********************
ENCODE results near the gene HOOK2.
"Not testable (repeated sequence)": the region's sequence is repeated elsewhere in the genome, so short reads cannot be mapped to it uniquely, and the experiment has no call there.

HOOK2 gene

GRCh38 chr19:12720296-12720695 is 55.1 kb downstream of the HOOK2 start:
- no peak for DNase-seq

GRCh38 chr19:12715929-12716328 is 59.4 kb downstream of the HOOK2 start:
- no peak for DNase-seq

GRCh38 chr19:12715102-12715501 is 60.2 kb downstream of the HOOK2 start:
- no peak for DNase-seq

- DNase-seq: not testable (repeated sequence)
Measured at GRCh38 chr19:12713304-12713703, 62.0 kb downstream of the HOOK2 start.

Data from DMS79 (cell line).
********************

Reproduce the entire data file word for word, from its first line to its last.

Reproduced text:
ENCODE results near the gene HOOK2.
"Not testable (repeated sequence)": the region's sequence is repeated elsewhere in the genome, so short reads cannot be mapped to it uniquely, and the experiment has no call there.

HOOK2 gene

GRCh38 chr19:12720296-12720695 is 55.1 kb downstream of the HOOK2 start:
- no peak for DNase-seq

GRCh38 chr19:12715929-12716328 is 59.4 kb downstream of the HOOK2 start:
- no peak for DNase-seq

GRCh38 chr19:12715102-12715501 is 60.2 kb downstream of the HOOK2 start:
- no peak for DNase-seq

- DNase-seq: not testable (repeated sequence)
Measured at GRCh38 chr19:12713304-12713703, 62.0 kb downstream of the HOOK2 start.

Data from DMS79 (cell line).